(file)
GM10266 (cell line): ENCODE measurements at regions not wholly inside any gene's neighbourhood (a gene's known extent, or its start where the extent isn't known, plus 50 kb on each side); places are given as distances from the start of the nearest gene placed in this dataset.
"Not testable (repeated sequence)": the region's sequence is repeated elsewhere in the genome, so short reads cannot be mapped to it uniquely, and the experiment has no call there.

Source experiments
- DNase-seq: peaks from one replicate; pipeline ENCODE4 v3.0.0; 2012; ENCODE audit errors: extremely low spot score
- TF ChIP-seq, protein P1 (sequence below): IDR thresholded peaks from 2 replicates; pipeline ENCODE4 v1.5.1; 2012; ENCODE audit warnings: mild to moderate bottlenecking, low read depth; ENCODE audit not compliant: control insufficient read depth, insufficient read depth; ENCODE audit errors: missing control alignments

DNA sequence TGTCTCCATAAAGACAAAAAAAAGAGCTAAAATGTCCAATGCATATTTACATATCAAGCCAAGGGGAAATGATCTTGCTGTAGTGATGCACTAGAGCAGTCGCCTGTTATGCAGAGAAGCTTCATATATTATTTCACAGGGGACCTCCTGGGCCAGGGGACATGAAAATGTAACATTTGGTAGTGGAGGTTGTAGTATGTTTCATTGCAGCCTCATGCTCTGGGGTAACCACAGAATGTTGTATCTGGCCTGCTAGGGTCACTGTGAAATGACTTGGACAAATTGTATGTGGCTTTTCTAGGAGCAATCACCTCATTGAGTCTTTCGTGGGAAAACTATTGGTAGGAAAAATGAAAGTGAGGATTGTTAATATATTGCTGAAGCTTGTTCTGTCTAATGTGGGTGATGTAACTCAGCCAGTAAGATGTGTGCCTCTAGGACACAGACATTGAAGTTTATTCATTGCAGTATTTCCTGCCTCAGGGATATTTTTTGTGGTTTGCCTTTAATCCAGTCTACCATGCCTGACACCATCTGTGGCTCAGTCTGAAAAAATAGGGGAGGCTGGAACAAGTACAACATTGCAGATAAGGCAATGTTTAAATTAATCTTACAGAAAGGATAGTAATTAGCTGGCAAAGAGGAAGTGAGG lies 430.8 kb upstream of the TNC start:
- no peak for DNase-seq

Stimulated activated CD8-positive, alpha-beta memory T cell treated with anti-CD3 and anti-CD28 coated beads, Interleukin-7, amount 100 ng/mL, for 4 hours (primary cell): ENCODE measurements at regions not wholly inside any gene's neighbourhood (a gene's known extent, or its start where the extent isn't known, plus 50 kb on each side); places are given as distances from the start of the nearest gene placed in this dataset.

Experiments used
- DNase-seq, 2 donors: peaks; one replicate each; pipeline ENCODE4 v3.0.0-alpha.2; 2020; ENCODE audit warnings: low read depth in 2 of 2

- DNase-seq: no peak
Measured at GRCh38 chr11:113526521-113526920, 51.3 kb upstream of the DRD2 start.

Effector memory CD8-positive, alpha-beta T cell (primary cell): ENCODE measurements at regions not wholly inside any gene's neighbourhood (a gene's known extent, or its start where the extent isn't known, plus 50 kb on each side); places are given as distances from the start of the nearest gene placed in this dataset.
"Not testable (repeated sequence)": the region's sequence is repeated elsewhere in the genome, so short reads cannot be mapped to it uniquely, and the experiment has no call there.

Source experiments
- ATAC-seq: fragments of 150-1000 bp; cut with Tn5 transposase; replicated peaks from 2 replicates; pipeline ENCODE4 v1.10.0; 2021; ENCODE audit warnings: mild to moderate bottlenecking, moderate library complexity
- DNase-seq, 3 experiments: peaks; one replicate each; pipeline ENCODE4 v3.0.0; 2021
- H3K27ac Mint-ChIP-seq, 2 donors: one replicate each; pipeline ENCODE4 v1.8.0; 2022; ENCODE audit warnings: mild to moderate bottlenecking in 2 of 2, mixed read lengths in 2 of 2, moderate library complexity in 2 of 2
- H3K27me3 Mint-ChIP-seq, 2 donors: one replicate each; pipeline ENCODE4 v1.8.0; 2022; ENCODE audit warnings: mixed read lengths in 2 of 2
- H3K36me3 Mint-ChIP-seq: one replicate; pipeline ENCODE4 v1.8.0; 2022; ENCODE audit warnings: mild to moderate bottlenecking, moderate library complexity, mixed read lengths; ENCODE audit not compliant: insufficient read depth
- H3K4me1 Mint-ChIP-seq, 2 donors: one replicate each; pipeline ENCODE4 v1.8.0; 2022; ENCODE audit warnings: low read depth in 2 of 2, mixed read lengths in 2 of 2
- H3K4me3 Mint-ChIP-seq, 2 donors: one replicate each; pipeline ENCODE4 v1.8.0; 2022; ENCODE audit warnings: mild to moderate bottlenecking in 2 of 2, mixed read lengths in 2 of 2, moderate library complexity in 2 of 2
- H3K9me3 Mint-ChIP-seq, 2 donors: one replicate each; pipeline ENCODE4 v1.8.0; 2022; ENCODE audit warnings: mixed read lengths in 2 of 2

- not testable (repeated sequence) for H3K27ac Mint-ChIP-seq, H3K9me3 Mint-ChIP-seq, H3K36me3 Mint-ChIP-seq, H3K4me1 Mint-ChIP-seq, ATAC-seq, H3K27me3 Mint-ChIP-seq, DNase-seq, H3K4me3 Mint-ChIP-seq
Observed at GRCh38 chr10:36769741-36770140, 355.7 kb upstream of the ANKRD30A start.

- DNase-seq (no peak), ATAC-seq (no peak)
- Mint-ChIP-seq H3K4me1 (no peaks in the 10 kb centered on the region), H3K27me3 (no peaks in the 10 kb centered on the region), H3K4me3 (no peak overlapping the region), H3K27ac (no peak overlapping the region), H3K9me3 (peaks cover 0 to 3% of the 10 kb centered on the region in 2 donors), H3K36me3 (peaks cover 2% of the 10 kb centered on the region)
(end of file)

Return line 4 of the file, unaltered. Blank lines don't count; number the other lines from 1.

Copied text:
- DNase-seq: peaks from one replicate; pipeline ENCODE4 v3.0.0; 2012; ENCODE audit errors: extremely low spot score